PHOENIX – At 19, Kristine Rhodes was diagnosed with noninvasive cervical cancer. That led to a year of uncomfortable procedures and another battle – facing the stigma that cancer can carry in Native American communities.
“That was something that I didn’t talk about for many years,” said Rhodes, who is Anishinaabe and an enrolled member of the Bad River band of Lake Superior Chippewa Indians. “I dealt with that issue and that care in a very private and alone way.”
Despite some strides in improving health care access and treatment in Indian Country, cultural barriers still prevent patients from asking for help or getting treatment.
“In order for anybody to seek care, they have to trust that the health care is going to be worthwhile and it’s going to fit within their cultural beliefs,” said Rhodes, who now serves as CEO of the American Indian Cancer Foundation, encouraging early cancer screenings and treatment for American Indians and Alaska Natives.
In past years, new cancer diagnoses have decreased among men in the U.S. and remained stable among women, and cancer death rates have declined for both, according to the National Institutes of Health’s 2019 annual report on the disease.
Ethnic and racial disparities remain, however, among specific types of cancer. For example, Native Americans have higher rates of stomach and liver cancers, and are less likely to undergo diagnostic cancer screenings than non-Hispanic whites, according to the U.S. Department of Health and Human Services’ Office of Minority Health.
American Indians also are less likely to have health insurance compared with whites, with 14.% of American Indians without health insurance compared with 5.9% of whites.
“I think the importance of looking at this is that sometimes when we report cancer incidence rates for the overall U.S population, we’re not capturing the differences for some of these racial or ethnic subgroups,” said Dr. Stephanie Melkonian, an epidemiologist with the Division of Cancer Prevention at the U.S. Centers for Disease Control and Prevention.
Other factors that often are overlooked are how lifestyles and access to health care for American Indians living on reservations are different from those of Indians living off-reservation.
“When we look at nationally aggregated data, we kind of mask some of these important differences,” Melkonian said. “That’s why the work that we do is really important … to highlight the cancer incidence rates and the trends and how they specifically apply to this population.”
Rhodes points to something less quantifiable that may be getting in the way of addressing the disease – fear of stigma within Native American communities and experiencing racism when seeking treatment.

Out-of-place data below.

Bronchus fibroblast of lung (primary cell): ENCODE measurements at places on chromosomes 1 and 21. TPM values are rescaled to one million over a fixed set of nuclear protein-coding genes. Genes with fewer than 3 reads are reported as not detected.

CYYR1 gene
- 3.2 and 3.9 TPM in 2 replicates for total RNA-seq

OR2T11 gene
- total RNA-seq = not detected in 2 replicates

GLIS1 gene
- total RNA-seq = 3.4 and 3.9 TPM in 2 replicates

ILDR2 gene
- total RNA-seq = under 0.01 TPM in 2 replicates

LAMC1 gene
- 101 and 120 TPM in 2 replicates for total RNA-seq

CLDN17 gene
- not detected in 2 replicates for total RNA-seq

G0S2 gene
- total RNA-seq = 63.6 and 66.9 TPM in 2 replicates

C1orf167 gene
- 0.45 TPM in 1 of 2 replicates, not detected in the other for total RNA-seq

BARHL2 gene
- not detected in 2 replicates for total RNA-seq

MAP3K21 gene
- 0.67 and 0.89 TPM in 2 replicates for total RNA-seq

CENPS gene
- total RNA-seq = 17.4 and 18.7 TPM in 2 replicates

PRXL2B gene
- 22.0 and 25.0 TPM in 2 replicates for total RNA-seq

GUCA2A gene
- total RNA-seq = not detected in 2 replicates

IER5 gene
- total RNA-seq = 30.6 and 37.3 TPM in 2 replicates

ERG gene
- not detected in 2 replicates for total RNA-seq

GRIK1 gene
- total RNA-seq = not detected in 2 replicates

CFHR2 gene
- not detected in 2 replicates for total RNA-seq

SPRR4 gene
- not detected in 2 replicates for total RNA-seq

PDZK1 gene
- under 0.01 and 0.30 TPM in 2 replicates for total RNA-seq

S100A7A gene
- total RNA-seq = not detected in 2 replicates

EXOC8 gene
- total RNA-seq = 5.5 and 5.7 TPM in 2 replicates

Rhodes said some tribes believe speaking about an issue brings it into existence, and so highlighting cancer as a problem could make it more of a reality.
“That’s a huge cultural factor that comes into whether or not a person’s going to seek … screening,” she said. “They may not want to because of that cultural teaching.
“Even when somebody gets a cancer diagnosis, there’s so much fear in seeking followup care, that it can be easier to just avoid seeking care and not talking about it and hoping for the best. And we know that that doesn’t work with cancer.”
When getting care, American Indians need physicians who are open to their traditions and respectful of their culture, Rhodes added.
“If the cancer center or health care provider is not familiar with American Indian people, values, customs at all, that’s going to make it really challenging for that American Indian person with cancer diagnosis – and for the health care provider that’s trying to treat them – because it’s going to be care that’s lost in translation,” she said.
Rhodes’ great-grandmother died from cervical cancer, and when Rhodes was in college, her grandmother was diagnosed with advanced breast cancer. Native women, Rhodes said, are sometimes so focused on taking care of their families that they overlook their own health.
“Those women inspired me to make sure that I did take care of my own health … when they left too soon and so many family members had to go on without them,” Rhodes said.
After her treatment for cervical cancer in situ, a colonoscopy discovered precancerous polyps. Luckily, she was able to receive immediate treatment.
Today, Rhodes has two children and leads a healthy lifestyle, and has followup colonoscopies every five years.
“Those were two close calls that I had that really inspire me to do more around promoting screening, because screening really does make a difference,” she said.
“I’ve lost too many family members to cancer too soon. … Cancer screening has saved my life.”